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Pakistan to reopen key supply route to Afghanistan, after US apology (+video)

'We are sorry,' Secretary of State Hillary Clinton said about a December attack near the Afghanistan border that killed 24 Pakistani soldiers. That sticking point resolved, a key supply route will reopen, but US-Pakistan ties are weaker now.

By Staff writer / July 3, 2012

Oil tankers, which were used to transport NATO fuel supplies to Afghanistan, are parked, in Karachi, Pakistan, Monday. The Obama administration said Tuesday that Pakistan was reopening its supply lines into Afghanistan, after the US belatedly issued an apology for the November killing of 24 Pakistani troops in a NATO airstrike.

Shakil Adil/AP



The United States relented and formally apologized to Pakistan Tuesday for a border incident seven months ago in which 24 Pakistani soldiers died – paving the way for a reopening of critical supply routes for the war in Afghanistan.

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Pakistan has reopened its border to trucks that supply NATO troops in Afghanistan.

Secretary of State Hillary Rodham Clinton issued a carefully worded statement Tuesday morning that was direct in its apology for the December attack by US helicopters on a Pakistani border outpost, and effusive in its praise of Pakistani leaders and their cooperation with the US.

“We are sorry for the losses suffered by the Pakistani military,” Secretary Clinton said, using the S-word that President Obama had until now refused to use over the incident, as Pakistan had demanded. Before Tuesday, the US had gone only so far as to “regret” the loss of life.

Clinton went on to say that “we are committed to working closely with Pakistan and Afghanistan to prevent this from ever happening again,” before concluding with “our deep appreciation to the Government and the people of Pakistan for their many sacrifices and their critical contribution to the ongoing fight against terrorism and extremism.”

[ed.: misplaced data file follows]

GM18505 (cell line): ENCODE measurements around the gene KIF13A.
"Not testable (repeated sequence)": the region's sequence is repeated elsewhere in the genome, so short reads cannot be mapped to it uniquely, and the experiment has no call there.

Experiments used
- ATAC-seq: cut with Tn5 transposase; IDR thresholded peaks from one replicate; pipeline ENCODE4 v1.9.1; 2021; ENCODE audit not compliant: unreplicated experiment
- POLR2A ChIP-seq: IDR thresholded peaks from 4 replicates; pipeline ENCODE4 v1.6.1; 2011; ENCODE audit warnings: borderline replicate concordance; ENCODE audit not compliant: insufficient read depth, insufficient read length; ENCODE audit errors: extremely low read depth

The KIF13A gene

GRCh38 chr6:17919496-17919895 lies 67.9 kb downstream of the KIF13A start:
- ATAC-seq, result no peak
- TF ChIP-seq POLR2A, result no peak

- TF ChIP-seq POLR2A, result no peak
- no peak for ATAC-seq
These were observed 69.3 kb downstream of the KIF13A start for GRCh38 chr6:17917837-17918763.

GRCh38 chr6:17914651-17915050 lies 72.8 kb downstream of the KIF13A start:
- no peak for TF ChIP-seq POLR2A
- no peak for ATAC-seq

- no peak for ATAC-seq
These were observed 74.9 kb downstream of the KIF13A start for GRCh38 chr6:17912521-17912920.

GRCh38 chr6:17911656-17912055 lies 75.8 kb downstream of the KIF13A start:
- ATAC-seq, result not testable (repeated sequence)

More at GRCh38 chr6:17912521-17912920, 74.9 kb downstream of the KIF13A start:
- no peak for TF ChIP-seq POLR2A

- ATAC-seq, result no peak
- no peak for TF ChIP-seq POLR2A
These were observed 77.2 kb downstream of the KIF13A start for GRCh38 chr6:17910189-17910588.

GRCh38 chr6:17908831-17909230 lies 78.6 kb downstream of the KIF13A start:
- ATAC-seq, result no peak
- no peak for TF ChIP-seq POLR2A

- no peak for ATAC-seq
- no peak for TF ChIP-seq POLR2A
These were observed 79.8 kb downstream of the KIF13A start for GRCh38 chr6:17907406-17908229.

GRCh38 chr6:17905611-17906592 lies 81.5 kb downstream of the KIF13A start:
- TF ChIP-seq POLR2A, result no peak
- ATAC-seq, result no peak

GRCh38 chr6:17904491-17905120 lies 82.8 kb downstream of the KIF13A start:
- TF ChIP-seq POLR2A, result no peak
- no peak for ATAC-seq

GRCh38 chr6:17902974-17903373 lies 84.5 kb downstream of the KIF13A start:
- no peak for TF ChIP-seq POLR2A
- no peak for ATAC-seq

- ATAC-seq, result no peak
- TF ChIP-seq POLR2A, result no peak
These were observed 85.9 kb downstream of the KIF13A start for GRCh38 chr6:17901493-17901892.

The US apology resolved one of the touchiest disputes between the two countries in what has lately been a testy relationship. But it remains to be seen if the new tone signaled in Clinton’s statement carries over into real improvement in relations.

Some Pakistan analysts were quick to warn that the apology and resulting reopening of Pakistan’s border to NATO supplies into Afghanistan would of themselves do little to improve relations or prospects for security in Afghanistan.

“Merely re-opening the supply routes will not help the US achieve its objectives in Afghanistan because it does not address the fundamental problem of continuing Pakistani support for the Taliban and Haqqani network that are killing US and coalition forces on a daily basis in Afghanistan,” says Lisa Curtis, a South Asia expert at the Heritage Foundation in Washington. “Pakistan has never explained – let alone apologized – for its lack of action against the enemies of the US that find sanctuary on its soil,” she says.

Pakistan immediately closed its borders to the transport of NATO supplies into Afghanistan after the Nov. 26 border attack, costing the US and its NATO allies hundreds of millions of dollars in higher transport outlays for more expensive routes and transport methods.


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